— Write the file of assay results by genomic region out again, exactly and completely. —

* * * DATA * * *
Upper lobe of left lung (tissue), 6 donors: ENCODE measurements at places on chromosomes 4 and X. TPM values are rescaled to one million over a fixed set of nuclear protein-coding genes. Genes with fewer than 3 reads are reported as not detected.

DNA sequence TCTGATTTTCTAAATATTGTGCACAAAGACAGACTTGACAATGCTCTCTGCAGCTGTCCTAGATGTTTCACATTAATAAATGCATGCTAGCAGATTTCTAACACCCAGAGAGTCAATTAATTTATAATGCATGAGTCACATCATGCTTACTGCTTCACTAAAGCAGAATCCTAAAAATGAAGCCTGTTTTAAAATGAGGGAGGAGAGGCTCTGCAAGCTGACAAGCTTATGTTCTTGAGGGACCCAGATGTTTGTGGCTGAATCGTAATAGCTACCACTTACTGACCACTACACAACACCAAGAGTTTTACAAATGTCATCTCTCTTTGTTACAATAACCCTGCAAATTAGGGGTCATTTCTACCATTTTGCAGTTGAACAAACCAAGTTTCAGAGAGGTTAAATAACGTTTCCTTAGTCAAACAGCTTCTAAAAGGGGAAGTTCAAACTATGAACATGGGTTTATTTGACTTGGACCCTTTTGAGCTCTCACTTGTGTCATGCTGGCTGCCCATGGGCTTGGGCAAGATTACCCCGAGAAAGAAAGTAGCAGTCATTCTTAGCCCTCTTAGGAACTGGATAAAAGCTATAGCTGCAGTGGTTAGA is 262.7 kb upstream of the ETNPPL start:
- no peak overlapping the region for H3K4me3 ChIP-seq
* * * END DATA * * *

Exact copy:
Upper lobe of left lung (tissue), 6 donors: ENCODE measurements at places on chromosomes 4 and X. TPM values are rescaled to one million over a fixed set of nuclear protein-coding genes. Genes with fewer than 3 reads are reported as not detected.

DNA sequence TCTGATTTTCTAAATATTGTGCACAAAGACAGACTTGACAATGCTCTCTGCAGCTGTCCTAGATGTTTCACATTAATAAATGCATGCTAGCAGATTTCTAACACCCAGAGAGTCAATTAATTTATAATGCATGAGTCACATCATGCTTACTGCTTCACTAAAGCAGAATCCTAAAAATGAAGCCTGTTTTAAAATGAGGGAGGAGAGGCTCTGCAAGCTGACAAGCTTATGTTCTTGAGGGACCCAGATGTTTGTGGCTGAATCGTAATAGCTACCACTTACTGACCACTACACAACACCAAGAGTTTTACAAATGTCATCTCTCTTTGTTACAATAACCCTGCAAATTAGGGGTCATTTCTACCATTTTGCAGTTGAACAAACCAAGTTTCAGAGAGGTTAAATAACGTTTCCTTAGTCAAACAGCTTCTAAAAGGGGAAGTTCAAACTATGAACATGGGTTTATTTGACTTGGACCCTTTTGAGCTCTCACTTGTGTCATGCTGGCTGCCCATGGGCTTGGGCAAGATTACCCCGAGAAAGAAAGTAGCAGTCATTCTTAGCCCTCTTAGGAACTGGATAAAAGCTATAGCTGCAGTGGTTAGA is 262.7 kb upstream of the ETNPPL start:
- no peak overlapping the region for H3K4me3 ChIP-seq